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Potentially 2,000 Hawaiian Airlines Employees at Risk of Involuntary Furlough

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More than 2,000 Hawaiian Airlines employees are at risk of involuntary furloughs as the COVID-19 pandemic continues to impact the company’s business.

On Wednesday, Airline officials say unions representing the company’s flight attendants, pilots, maintenance, dispatch and airport operations teams were sent notifications of the potential involuntary furloughs beginning as early as Oct. 1, 2020.

“We will be sending individual letters to 2,135 members whose seniority with the unions place them at risk for furlough,” a Hawaiian Airlines spokesperson stated in an email to Big Island Now on Friday. “We are hoping the number of employees involuntarily furloughed will be reduced by the number of employees who opt for early-out programs currently being offered or negotiated.”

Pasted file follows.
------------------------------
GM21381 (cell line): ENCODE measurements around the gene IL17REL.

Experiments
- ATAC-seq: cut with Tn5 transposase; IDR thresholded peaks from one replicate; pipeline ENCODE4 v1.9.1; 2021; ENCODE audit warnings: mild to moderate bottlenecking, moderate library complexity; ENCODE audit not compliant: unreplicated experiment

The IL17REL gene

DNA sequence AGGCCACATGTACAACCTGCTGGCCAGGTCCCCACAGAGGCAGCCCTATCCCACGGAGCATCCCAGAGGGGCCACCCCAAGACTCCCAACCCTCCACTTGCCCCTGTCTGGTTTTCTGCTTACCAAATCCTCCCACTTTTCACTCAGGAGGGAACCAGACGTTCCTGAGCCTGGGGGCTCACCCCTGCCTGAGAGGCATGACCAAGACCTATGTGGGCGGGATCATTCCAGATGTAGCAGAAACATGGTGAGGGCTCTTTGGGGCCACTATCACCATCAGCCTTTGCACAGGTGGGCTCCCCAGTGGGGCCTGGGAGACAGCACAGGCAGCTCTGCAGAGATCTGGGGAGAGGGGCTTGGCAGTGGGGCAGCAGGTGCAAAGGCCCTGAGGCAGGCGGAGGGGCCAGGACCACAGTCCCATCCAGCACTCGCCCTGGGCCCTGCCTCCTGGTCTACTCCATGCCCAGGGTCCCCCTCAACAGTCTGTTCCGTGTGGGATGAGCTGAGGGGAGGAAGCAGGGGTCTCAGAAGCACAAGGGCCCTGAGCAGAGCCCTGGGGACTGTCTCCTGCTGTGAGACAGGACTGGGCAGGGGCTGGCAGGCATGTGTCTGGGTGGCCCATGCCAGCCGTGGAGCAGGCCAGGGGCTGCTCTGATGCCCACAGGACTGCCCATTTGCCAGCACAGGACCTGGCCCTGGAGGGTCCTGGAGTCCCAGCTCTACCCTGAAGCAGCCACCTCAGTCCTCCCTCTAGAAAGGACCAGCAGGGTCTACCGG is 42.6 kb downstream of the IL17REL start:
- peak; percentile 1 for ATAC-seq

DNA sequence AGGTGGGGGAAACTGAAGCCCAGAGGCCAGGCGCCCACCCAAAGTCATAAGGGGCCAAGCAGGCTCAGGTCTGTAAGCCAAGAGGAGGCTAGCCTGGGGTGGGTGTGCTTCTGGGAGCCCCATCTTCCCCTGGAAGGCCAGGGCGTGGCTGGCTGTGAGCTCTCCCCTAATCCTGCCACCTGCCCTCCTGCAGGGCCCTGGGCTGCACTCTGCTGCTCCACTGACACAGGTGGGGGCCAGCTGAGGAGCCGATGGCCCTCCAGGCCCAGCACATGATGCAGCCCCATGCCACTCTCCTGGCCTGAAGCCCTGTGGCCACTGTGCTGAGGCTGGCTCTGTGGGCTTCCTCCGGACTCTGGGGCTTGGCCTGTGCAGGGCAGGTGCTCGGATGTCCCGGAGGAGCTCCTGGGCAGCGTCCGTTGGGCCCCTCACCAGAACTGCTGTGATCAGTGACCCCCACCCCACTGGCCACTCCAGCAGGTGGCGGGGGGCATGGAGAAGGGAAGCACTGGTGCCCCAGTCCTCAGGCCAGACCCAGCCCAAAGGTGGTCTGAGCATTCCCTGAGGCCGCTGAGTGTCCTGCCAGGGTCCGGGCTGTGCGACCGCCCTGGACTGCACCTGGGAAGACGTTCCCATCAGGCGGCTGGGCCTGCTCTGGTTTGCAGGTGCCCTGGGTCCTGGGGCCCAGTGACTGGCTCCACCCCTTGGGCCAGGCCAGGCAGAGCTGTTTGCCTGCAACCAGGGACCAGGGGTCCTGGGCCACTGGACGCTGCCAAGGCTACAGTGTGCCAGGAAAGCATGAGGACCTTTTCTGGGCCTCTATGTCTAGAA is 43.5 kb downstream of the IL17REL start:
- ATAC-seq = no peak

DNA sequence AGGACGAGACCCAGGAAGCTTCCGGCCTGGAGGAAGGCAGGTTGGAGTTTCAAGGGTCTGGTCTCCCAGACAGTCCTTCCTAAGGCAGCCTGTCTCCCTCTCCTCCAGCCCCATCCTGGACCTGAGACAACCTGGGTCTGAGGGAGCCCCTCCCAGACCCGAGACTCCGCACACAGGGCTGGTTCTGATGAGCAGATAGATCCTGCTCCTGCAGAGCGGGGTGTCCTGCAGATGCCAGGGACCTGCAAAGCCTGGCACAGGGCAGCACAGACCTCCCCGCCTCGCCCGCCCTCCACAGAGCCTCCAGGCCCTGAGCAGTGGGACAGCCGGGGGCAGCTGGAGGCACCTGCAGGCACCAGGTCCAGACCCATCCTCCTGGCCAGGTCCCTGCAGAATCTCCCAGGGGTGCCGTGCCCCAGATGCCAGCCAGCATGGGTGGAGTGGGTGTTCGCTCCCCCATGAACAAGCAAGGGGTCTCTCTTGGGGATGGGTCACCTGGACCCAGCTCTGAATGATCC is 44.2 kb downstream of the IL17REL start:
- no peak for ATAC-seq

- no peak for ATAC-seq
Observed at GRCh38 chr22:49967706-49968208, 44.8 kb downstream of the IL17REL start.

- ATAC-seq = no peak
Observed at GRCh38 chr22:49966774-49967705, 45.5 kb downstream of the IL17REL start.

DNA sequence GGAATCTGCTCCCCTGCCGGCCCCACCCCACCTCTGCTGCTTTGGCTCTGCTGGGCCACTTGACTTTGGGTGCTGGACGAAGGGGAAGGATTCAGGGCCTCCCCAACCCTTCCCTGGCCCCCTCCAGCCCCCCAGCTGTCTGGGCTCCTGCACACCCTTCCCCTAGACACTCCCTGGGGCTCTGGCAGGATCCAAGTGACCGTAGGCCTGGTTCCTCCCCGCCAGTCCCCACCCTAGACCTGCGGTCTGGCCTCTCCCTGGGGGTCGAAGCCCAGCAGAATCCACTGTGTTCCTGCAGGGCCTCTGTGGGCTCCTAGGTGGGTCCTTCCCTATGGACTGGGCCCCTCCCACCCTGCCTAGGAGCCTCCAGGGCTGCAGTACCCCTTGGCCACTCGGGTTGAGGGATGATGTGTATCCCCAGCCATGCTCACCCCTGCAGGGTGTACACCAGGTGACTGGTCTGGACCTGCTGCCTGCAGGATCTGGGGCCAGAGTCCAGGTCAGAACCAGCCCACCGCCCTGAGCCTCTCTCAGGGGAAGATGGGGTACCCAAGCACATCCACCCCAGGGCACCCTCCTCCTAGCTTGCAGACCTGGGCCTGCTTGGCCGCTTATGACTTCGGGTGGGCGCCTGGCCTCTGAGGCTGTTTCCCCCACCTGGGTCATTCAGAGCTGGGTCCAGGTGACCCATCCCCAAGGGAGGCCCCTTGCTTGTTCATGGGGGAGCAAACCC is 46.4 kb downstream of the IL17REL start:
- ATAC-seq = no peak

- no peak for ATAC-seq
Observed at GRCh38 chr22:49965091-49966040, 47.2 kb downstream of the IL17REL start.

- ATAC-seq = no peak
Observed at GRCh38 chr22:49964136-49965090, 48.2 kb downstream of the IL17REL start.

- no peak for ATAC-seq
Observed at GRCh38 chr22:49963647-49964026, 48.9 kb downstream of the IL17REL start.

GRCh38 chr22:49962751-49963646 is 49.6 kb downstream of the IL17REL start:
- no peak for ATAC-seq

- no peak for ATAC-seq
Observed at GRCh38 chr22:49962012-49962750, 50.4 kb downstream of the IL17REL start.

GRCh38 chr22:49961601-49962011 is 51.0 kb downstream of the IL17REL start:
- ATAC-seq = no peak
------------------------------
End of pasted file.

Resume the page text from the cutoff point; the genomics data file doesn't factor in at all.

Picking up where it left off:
The spokesperson said the company has negotiated an early-out package with the pilots union and the window the acceptance of those packages runs through August. Hawaiian Airlines will be negotiating with the other unions, the AFA, the IAM and the TWU.


“The fate of the economy in Hawaii is really closely aligned to the fate of Hawaiian Airlines,” Hawaiian Airlines CEO Peter Ingram told Hawaii News Now.

Ingram also told HNN that the 2,000 layoff notices include 35% of the company’s flight attendants and 25% of its pilots.

“It doesn’t mean we are laying off 2,000 people. We have discussions underway to design voluntary separations, early retirement for people who may be ready for transition,” Ingram stated to HNN. “As disappointing as it is to have to put out notices like this, the reason we are doing it is because it’s what we need to do to preserve the company for the long term,” he added.


The company’s revenue has plunged over 90% year to year as the airline suffered hundreds of millions of dollars in losses over three months, HNN reports.

Ingram told HNN that despite the financial “destruction” from the pandemic Hawaiian Airlines is nowhere near bankruptcy again.

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